We drive back to Austin that night. We were relieved. We could resume our lives. Two days passed. I started to bleed—profusely. I bled off and on for five days. But I didn’t dare seek medical assistance: what I had done was a crime. I was terrified. But the bleeding did stop finally. I did resume my life. I was one of the lucky ones: I had a partner for the ordeal, and not only did I not die, I suffered no longterm physical damage. I graduated from college. I married. After a few years I went to graduate school, where I received a Ph.D in Philosophy. I was a Philosophy professor for the better part of 30 years. Along the way, I became the mother of a daughter. She made me proud. She is an award-winning neuroscientist, and she gave me three precious grandchildren. The youngest is just three months old. Because of the trajectory of my life, I was sufficiently privileged to be able to retire at a relatively young age and throw myself into world travel, quality time with my family, and civic engagement in causes about which I am passionate. Had I not had that abortion, the trajectory would have been radically different: even trying to imagine it is painful.
The Trump administration is itching to do what it takes to overturn Roe vs. Wade. The Supreme Court is likely one vote short of making that a real possibility. We have heard rumblings from Anthony Kennedy’s corner that he would like to retire this summer. If he does, the door is wide open to realizing the administration’s goal. Meanwhile, women’s rights under Roe are being undermined. Just two weeks ago, the Trump administration announced its plan to institute a “domestic gag rule,” which, when implemented, will deny federal funds to clinics that provide abortions or even refer patients to facilities that do: this, despite the fact that well over 90% of the services Planned Parenthood offers are not abortions, but rather preventive health care, birth control, pregnancy tests, and STD testing, for men, as well as women. Just two days ago the Supreme Court refused to hear a challenge to an Arkansas law concerning early pregnancy medical abortion, thus paving the way for the shutdown of two of the three Arkansas clinics that offer abortions among their services. This is hauntingly reminiscent of “death by a thousand cuts.” We are not mindful of the current situation at our peril. If Roe is overturned, women will still receive abortions; the risk will just be dramatically higher. That is why I urge state legislators in RI to vote for the Reproductive Health Care Act of 2018. That way, regardless of what happens at the federal level, women in RI will still be able to receive abortions prior to fetal viability. This bill does not allow for late-term abortion. It does not prevent parental consent for minors seeking an abortion. It does not change RI Department of Health authority to oversee licensing of health care facilities and providers. It does not allow for the use of fetal material for experimentation without the mother’s consent. What it does do is safeguard the fundamental idea that medical decisions are between a patient, her family, and her medical provider.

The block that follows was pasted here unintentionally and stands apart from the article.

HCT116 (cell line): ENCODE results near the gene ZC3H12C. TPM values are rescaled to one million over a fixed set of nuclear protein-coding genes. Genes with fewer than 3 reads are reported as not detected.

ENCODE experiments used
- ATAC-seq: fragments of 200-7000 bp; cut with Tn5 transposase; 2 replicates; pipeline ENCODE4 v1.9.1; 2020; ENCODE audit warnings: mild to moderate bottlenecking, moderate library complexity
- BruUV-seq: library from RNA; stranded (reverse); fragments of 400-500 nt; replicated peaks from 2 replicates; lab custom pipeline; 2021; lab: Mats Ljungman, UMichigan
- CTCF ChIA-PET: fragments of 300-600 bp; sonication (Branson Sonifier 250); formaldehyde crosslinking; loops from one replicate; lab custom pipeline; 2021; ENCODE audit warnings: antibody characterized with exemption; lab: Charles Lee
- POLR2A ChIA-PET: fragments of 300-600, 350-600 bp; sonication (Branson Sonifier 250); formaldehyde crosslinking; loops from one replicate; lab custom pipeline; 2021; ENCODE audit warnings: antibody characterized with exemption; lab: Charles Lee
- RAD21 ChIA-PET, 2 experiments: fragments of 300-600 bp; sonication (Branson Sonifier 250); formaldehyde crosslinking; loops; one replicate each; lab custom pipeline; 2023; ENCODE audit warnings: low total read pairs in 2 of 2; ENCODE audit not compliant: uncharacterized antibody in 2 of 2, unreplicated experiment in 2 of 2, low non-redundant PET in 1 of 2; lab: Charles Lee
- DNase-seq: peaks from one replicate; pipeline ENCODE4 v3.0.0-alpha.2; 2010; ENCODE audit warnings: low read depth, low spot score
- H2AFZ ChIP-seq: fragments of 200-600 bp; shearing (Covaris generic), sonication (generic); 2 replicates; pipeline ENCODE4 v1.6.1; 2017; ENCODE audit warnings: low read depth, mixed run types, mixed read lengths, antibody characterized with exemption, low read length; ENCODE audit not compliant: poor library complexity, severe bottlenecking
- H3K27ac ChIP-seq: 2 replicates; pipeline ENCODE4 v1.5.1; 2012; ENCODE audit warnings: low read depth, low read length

As we know a January 2017 Pew Research poll revealed that RI residents support maintaining safe and legal abortion by a 2 to 1 margin. So, why should this be an issue? RI legislators are there to represent their constituents, and that means us.
I do not ask RI legislators to choose abortion for themselves. I do not ask them to recommend it to their families and loved ones. That’s their business. I simply ask them to trust women, in consultation with their families and doctors, to make responsible choices for their reproductive futures. I ask for this basic demonstration of respect.